Thus far this year, my prayers have been answered and we haven't seen the enormous amount of snow that we experienced in the Washington, DC area last year. However, that has not been the case for New England, New York/New Jersey, and most of the upper Midwest where they have already seen snow storms that have dumped a foot-plus of snow each time. And we all know, that following the fall of that wonderful white stuff (I am being sarcastic here), comes the tough chore of clearing it from walkways, driveways, and - for some - sidewalks.
This tends to be a period of time where many experience harsh chest pains if not full blown heart attacks. Those of us suffering from cholesterol, high blood pressure, atrial fibrulation, or people who smoke need to pay particular attention and caution to the dangers of shoveling snow. I still remember a dear family friend (an elderly woman who was known to be tough and in fairly good shape) drop dead while shoveling her driveway following a bad snowstorm in the late 80's - no one had seen it coming!!
There are ways to practice safe snow shoveling and guard against a heart attack, but the bottom line is that if you are not physically fit you should probably leave the shoveling to someone else. I like to think of myself as fairly fit, but I also do use a few tactics that help keep pressure on the heart at a minimum:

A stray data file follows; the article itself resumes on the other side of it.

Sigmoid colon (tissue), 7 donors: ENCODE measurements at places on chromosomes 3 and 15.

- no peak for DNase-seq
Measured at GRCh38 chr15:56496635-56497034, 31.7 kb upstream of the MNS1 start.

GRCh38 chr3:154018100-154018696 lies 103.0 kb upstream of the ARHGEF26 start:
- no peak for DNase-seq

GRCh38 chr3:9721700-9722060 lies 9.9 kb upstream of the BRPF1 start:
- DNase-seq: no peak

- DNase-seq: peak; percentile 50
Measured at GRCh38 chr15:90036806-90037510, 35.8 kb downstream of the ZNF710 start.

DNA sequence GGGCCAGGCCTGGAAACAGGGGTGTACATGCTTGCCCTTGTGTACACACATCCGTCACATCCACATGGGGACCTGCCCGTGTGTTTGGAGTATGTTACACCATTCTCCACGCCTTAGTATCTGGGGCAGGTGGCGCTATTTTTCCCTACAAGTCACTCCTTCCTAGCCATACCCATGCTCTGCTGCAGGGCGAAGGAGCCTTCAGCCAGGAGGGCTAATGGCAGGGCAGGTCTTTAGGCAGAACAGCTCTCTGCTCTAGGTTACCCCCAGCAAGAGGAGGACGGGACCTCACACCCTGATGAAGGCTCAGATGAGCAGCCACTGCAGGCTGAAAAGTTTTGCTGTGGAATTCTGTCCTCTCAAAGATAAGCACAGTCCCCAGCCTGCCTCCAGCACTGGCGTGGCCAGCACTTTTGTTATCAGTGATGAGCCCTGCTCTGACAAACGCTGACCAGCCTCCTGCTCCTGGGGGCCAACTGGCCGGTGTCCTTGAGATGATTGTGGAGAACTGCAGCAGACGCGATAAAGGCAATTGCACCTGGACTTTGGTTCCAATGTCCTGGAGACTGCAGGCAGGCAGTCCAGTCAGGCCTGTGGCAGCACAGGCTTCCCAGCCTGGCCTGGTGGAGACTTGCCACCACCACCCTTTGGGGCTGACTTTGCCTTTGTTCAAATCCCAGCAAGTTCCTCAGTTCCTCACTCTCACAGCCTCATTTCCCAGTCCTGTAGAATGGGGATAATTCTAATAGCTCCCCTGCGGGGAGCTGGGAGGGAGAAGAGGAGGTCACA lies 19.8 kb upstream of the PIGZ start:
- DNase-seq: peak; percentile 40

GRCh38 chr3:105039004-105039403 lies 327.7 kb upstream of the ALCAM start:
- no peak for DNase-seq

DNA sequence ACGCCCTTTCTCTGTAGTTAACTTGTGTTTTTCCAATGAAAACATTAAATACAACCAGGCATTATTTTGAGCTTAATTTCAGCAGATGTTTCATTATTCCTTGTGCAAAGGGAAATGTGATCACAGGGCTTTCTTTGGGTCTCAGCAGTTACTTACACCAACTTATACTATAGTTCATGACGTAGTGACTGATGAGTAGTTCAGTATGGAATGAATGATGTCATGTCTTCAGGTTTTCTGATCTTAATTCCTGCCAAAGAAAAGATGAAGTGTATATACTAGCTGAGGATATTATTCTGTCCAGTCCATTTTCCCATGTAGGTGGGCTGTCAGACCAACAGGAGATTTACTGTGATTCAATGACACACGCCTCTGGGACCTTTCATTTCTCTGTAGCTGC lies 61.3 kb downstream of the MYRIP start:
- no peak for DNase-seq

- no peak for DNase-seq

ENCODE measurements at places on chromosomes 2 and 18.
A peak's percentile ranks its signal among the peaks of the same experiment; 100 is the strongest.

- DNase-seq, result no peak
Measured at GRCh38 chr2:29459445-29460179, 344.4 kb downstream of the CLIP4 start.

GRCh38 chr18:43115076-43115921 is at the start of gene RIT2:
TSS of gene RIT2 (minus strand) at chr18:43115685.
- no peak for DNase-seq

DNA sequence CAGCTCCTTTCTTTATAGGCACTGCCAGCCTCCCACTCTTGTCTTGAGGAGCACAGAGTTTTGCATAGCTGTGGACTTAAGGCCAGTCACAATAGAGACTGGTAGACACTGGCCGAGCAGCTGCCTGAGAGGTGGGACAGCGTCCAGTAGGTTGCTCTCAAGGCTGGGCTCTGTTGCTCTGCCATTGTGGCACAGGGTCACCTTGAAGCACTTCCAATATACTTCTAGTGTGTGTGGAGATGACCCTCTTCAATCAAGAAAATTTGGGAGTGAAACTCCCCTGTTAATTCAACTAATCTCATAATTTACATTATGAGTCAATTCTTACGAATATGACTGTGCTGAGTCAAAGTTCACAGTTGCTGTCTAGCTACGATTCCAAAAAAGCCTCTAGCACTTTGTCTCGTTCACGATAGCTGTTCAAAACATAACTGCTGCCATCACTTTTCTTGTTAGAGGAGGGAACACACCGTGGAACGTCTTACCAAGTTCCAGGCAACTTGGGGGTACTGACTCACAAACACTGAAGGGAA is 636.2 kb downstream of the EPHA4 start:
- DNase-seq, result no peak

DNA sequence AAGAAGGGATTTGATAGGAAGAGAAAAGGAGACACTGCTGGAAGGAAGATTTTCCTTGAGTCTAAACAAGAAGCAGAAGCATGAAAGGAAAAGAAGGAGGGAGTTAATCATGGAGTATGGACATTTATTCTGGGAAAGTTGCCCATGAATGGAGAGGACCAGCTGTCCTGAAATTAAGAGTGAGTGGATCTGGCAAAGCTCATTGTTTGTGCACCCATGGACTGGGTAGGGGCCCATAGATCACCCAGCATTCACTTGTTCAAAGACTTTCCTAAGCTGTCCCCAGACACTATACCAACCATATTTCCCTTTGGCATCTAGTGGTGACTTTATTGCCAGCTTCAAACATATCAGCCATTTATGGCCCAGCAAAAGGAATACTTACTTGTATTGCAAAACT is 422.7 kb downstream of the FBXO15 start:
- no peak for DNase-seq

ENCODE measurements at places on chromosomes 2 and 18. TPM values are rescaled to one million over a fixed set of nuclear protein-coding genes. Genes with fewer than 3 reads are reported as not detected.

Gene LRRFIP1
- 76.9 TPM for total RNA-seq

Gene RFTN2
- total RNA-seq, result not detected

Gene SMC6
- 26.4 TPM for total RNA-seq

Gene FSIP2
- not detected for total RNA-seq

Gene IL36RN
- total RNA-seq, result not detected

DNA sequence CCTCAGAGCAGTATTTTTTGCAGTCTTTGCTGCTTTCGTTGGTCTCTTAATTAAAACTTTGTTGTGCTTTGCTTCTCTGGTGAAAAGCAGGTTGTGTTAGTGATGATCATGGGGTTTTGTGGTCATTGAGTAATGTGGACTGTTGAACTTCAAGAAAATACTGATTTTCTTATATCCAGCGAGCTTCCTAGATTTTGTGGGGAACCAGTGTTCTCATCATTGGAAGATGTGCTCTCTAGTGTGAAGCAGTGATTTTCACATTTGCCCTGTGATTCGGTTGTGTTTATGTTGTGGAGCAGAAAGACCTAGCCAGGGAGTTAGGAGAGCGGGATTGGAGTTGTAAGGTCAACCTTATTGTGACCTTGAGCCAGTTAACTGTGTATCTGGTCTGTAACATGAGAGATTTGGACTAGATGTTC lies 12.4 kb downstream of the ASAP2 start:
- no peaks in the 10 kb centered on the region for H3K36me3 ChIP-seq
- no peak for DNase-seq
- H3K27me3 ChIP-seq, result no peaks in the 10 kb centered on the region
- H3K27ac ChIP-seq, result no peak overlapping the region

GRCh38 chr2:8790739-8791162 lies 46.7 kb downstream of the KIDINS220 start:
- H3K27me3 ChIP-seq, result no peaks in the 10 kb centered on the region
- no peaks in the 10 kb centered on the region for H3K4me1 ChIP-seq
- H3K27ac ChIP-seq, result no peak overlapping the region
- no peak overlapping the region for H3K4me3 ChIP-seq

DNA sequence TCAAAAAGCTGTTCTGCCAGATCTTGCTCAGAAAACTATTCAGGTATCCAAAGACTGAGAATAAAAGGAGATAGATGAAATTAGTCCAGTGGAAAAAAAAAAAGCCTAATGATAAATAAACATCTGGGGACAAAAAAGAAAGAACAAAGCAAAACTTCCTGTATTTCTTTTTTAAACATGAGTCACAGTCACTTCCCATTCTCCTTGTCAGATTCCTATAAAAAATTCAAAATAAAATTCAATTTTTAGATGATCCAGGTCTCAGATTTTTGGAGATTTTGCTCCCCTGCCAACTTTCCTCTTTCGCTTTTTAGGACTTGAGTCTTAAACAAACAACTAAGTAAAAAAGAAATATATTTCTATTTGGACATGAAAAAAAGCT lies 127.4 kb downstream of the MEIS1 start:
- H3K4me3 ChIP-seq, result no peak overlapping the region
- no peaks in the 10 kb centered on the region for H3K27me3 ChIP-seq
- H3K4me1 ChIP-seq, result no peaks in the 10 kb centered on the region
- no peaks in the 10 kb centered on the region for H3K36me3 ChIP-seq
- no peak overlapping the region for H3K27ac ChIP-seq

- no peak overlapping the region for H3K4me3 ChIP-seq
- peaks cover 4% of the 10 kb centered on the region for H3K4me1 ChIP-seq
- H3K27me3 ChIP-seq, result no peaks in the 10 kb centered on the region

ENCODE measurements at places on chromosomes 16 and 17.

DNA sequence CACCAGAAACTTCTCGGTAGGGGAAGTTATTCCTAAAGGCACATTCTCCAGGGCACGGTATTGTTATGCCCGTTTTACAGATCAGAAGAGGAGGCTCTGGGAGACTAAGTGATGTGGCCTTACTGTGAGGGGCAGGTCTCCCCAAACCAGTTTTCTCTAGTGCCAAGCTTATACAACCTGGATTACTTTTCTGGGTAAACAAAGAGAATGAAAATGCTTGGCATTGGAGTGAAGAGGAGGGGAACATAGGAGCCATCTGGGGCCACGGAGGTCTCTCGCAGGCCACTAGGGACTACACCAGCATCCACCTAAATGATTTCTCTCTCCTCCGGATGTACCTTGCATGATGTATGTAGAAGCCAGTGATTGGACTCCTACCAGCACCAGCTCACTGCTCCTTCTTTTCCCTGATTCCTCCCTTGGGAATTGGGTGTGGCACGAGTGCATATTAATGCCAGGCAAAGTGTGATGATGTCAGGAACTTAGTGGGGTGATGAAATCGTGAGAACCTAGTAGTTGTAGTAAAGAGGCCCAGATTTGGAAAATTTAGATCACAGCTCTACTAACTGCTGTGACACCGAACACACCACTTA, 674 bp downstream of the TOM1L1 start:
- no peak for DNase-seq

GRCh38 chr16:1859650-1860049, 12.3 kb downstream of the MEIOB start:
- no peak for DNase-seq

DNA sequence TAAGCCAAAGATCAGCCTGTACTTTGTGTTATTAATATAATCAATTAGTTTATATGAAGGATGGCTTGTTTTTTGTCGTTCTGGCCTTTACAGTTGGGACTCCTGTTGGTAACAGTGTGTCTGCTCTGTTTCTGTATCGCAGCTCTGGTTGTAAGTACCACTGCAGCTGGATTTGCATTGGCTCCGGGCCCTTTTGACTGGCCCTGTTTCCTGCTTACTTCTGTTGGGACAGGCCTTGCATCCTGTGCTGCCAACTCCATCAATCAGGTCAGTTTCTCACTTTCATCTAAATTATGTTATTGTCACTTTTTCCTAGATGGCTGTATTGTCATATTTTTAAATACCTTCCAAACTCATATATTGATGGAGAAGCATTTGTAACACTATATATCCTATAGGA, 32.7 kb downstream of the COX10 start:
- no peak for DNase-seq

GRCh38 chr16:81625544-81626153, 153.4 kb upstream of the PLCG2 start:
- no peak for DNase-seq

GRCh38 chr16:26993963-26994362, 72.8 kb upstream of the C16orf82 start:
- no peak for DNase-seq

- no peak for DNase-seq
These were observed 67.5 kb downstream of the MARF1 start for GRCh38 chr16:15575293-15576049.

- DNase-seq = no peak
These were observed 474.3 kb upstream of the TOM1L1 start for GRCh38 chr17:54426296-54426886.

Practice the push approach - Rather than shoveling and lifting large amounts of snow, try pushing it to the side and lifting small amounts. Depending on the type of snow, you may end up lifting heavy, wet snow that could damage your heart or at the very least leave you with a very sore back.
Stay ahead of the snow fall - During a snow fall, if I am at home, I like to head out every 20-30 minutes and clear the nominal amount that has fallen for about 10-15 minutes. This will keep you from having to spend hours clearing snow that is 8-14 inches deep drastically increasing the chances of a heart attack or heart damage.
Be prepared and pace yourself - If you are planning on being out for a considerable amount of time shoveling snow, make sure to dress warmly, stretch, and more importantly take frequent breaks while shoveling.
The most important thing to keep in mind is that if you experience any heart attack symptoms such as chest pains, shoulder, neck or arm pain, shortness of breath, dizziness, sweating or nausea you should stop immediately and seek emergency medical help.
Published On: January 24, 2011